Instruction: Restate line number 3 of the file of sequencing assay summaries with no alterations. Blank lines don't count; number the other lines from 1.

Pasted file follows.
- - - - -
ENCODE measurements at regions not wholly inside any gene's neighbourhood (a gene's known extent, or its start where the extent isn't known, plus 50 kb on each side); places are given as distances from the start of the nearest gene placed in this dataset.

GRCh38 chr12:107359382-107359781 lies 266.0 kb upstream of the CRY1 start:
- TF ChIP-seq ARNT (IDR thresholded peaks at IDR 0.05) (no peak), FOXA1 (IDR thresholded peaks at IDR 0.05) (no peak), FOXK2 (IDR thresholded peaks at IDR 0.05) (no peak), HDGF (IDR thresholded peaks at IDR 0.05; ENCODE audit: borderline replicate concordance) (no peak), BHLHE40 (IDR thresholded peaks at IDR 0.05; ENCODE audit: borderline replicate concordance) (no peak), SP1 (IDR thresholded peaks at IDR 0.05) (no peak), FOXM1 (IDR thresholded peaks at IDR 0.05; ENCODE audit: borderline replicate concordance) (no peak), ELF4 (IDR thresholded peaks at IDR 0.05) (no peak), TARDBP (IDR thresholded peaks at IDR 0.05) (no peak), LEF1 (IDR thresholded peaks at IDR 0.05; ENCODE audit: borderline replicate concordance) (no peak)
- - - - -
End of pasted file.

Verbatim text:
- TF ChIP-seq ARNT (IDR thresholded peaks at IDR 0.05) (no peak), FOXA1 (IDR thresholded peaks at IDR 0.05) (no peak), FOXK2 (IDR thresholded peaks at IDR 0.05) (no peak), HDGF (IDR thresholded peaks at IDR 0.05; ENCODE audit: borderline replicate concordance) (no peak), BHLHE40 (IDR thresholded peaks at IDR 0.05; ENCODE audit: borderline replicate concordance) (no peak), SP1 (IDR thresholded peaks at IDR 0.05) (no peak), FOXM1 (IDR thresholded peaks at IDR 0.05; ENCODE audit: borderline replicate concordance) (no peak), ELF4 (IDR thresholded peaks at IDR 0.05) (no peak), TARDBP (IDR thresholded peaks at IDR 0.05) (no peak), LEF1 (IDR thresholded peaks at IDR 0.05; ENCODE audit: borderline replicate concordance) (no peak)